Mon. Oct 3rd, 2022

Three bottlenose dolphins rescued from Indonesian tourist attraction are released into ocean

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Three bottlenose dolphins that were rescued from a resort hotel in Indonesia in 2019 are now swimming free — after they were rehabilitated by a specialized animal sanctuary.

The dolphin trio — Johnny, Rocky and Rambo — were rescued by the Umah Lumba Rehabilitation, Release and Retirement Center. 

It’s a dolphin care facility that the Indonesian government set up in Banyuwedang Bay, West Bali, according to the Associated Press.

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Indonesia’s Bali Forestry Department and Ministry of Forestry are the two nature conservation agencies that started the rehab center, according to Ric O’Barry’s Dolphin Project, a Santa Monica-based nonprofit that partnered with the initiative.

Umah lumba is the Balinese word for dolphin, according to the Dolphin Project.

In this photo released by Ric O'Barry's Dolphin Project on Saturday, Sept. 3, 2022, rescued bottlenose dolphin Rocky — equipped with a GPS tag — swam through the Umah Lumba Rehabilitation, Release and Retirement Center in Banyuwedang Bay, West Bali, Indonesia.

In this photo released by Ric O’Barry’s Dolphin Project on Saturday, Sept. 3, 2022, rescued bottlenose dolphin Rocky — equipped with a GPS tag — swam through the Umah Lumba Rehabilitation, Release and Retirement Center in Banyuwedang Bay, West Bali, Indonesia.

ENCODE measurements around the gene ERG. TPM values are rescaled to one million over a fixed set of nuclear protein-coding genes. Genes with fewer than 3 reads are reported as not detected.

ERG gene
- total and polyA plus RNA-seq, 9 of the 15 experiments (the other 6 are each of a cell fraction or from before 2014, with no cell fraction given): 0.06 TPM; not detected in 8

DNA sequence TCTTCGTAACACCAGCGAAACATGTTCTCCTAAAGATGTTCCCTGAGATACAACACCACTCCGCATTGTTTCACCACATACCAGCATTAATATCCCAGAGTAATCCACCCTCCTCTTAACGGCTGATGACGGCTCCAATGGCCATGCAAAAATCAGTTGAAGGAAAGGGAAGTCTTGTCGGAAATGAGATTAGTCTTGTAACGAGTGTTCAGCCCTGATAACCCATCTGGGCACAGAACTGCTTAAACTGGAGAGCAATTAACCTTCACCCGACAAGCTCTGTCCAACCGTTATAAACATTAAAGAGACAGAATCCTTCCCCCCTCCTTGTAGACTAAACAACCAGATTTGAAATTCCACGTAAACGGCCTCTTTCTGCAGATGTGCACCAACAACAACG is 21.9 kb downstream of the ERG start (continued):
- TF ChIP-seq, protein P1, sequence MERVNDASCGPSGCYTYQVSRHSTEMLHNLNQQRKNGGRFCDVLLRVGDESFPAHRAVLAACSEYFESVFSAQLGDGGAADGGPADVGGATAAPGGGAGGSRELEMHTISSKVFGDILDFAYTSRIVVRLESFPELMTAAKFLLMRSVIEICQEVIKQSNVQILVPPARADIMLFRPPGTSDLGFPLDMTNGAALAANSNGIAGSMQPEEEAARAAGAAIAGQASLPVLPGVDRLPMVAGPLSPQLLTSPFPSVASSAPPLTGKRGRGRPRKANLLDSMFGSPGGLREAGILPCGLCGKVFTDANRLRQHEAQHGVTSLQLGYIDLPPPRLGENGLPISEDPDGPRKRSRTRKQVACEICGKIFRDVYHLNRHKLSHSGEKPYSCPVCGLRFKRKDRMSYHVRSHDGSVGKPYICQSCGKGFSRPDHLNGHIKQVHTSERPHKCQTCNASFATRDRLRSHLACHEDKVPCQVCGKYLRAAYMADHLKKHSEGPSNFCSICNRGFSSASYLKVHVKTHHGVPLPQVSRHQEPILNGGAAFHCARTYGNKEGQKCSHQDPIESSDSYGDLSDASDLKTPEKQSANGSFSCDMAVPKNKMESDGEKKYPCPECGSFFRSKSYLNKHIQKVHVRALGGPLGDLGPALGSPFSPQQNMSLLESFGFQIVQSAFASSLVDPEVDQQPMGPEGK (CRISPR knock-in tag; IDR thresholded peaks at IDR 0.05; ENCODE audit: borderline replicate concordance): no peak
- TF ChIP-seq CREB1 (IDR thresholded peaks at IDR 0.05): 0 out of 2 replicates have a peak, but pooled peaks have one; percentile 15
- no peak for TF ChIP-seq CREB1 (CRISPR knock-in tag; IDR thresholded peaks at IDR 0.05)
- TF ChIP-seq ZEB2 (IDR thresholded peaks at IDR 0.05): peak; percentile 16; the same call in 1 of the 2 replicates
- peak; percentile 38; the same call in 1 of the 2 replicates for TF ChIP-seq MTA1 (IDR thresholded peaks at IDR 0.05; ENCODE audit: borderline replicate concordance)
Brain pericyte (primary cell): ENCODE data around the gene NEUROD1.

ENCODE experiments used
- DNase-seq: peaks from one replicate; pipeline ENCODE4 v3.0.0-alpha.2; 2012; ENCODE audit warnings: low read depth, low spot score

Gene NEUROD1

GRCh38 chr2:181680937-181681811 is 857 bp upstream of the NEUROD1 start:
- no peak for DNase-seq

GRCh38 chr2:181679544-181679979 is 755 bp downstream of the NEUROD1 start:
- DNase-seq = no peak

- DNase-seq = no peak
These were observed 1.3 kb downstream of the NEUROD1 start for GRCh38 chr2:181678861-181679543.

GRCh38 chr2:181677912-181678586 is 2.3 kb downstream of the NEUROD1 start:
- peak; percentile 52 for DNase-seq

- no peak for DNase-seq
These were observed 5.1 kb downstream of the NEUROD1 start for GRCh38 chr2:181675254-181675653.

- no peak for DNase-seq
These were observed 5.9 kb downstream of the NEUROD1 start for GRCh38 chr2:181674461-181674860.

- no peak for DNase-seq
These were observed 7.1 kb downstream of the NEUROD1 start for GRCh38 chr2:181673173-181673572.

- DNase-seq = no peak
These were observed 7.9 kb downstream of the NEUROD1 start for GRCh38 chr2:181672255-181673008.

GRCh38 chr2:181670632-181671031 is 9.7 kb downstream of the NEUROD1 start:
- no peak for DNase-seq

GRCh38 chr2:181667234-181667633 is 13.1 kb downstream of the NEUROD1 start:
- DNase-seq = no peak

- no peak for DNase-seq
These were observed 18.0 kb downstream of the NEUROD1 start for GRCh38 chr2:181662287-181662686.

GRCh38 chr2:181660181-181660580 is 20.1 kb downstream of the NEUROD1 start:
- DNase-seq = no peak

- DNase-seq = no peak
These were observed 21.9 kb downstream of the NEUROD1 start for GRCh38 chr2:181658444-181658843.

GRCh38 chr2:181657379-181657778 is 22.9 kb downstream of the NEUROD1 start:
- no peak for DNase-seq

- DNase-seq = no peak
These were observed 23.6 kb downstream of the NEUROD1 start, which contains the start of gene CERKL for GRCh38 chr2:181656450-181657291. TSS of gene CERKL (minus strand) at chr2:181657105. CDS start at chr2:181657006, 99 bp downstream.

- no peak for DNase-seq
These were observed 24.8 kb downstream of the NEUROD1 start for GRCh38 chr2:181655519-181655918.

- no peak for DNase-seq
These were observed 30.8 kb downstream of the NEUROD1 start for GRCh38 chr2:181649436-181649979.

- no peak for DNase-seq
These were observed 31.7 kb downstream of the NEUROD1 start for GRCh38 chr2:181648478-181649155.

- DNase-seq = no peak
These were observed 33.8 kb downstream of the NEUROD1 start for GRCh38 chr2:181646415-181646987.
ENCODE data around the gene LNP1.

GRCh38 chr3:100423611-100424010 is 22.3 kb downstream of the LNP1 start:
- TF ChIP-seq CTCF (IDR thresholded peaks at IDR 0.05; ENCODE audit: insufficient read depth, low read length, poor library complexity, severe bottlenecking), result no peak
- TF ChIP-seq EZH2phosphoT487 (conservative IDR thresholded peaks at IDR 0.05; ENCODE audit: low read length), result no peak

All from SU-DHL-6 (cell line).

(DolphinProject.com via AP)

The Umah Lumba Rehabilitation, Release and Retirement Center takes in dolphins that have been retired from performances.

Johnny, Rocky and Rambo were set free in Banyuwedang Bay on Saturday, Sept. 3, after three years of care by the rehab center — which receives labor from the Jakarta Animal Aid Network as well as financial support and supervision from the Dolphin Project. 

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“It was an incredibly emotional experience to see them go,” said Lincoln O’Barry, an animal rights activist and campaigns coordinator at the Dolphin Project, in an interview with the Associated Press.

Animal rights activists and filmmakers Lincoln O'Barry (left) and Ric O'Barry (right) work to protect dolphins around the globe through Ric O'Barry's Dolphin Project, a nonprofit focused on dolphin welfare.